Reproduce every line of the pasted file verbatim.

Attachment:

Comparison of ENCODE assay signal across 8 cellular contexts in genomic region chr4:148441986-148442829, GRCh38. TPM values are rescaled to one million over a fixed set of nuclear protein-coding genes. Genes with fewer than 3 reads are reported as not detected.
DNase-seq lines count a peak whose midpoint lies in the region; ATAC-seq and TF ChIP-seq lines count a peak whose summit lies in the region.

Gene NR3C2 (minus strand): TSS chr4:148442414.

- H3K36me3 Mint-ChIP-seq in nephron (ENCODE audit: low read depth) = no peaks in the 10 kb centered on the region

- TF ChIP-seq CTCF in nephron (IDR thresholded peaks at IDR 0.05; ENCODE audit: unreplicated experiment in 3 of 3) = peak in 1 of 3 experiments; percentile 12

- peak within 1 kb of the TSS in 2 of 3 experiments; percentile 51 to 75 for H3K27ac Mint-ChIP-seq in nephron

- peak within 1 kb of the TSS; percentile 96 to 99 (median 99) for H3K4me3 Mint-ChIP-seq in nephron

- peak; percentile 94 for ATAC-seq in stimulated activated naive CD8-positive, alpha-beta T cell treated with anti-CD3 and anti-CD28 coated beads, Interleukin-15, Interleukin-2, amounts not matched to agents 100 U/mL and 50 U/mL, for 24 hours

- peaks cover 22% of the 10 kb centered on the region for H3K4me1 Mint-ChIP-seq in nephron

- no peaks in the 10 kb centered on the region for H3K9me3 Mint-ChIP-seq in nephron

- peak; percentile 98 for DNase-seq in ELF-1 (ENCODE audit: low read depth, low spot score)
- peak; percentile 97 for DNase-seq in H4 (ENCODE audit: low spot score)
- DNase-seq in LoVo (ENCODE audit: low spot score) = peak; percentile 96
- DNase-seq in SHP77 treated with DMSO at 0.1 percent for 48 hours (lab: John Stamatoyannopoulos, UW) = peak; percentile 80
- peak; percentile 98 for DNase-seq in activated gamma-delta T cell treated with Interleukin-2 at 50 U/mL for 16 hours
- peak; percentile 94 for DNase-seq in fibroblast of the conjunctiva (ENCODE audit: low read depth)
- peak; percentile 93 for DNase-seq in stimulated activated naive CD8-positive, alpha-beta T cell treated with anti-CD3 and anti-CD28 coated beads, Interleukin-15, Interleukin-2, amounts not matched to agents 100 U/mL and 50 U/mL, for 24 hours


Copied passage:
Comparison of ENCODE assay signal across 8 cellular contexts in genomic region chr4:148441986-148442829, GRCh38. TPM values are rescaled to one million over a fixed set of nuclear protein-coding genes. Genes with fewer than 3 reads are reported as not detected.
DNase-seq lines count a peak whose midpoint lies in the region; ATAC-seq and TF ChIP-seq lines count a peak whose summit lies in the region.

Gene NR3C2 (minus strand): TSS chr4:148442414.

- H3K36me3 Mint-ChIP-seq in nephron (ENCODE audit: low read depth) = no peaks in the 10 kb centered on the region

- TF ChIP-seq CTCF in nephron (IDR thresholded peaks at IDR 0.05; ENCODE audit: unreplicated experiment in 3 of 3) = peak in 1 of 3 experiments; percentile 12

- peak within 1 kb of the TSS in 2 of 3 experiments; percentile 51 to 75 for H3K27ac Mint-ChIP-seq in nephron

- peak within 1 kb of the TSS; percentile 96 to 99 (median 99) for H3K4me3 Mint-ChIP-seq in nephron

- peak; percentile 94 for ATAC-seq in stimulated activated naive CD8-positive, alpha-beta T cell treated with anti-CD3 and anti-CD28 coated beads, Interleukin-15, Interleukin-2, amounts not matched to agents 100 U/mL and 50 U/mL, for 24 hours

- peaks cover 22% of the 10 kb centered on the region for H3K4me1 Mint-ChIP-seq in nephron

- no peaks in the 10 kb centered on the region for H3K9me3 Mint-ChIP-seq in nephron

- peak; percentile 98 for DNase-seq in ELF-1 (ENCODE audit: low read depth, low spot score)
- peak; percentile 97 for DNase-seq in H4 (ENCODE audit: low spot score)
- DNase-seq in LoVo (ENCODE audit: low spot score) = peak; percentile 96
- DNase-seq in SHP77 treated with DMSO at 0.1 percent for 48 hours (lab: John Stamatoyannopoulos, UW) = peak; percentile 80
- peak; percentile 98 for DNase-seq in activated gamma-delta T cell treated with Interleukin-2 at 50 U/mL for 16 hours
- peak; percentile 94 for DNase-seq in fibroblast of the conjunctiva (ENCODE audit: low read depth)
- peak; percentile 93 for DNase-seq in stimulated activated naive CD8-positive, alpha-beta T cell treated with anti-CD3 and anti-CD28 coated beads, Interleukin-15, Interleukin-2, amounts not matched to agents 100 U/mL and 50 U/mL, for 24 hours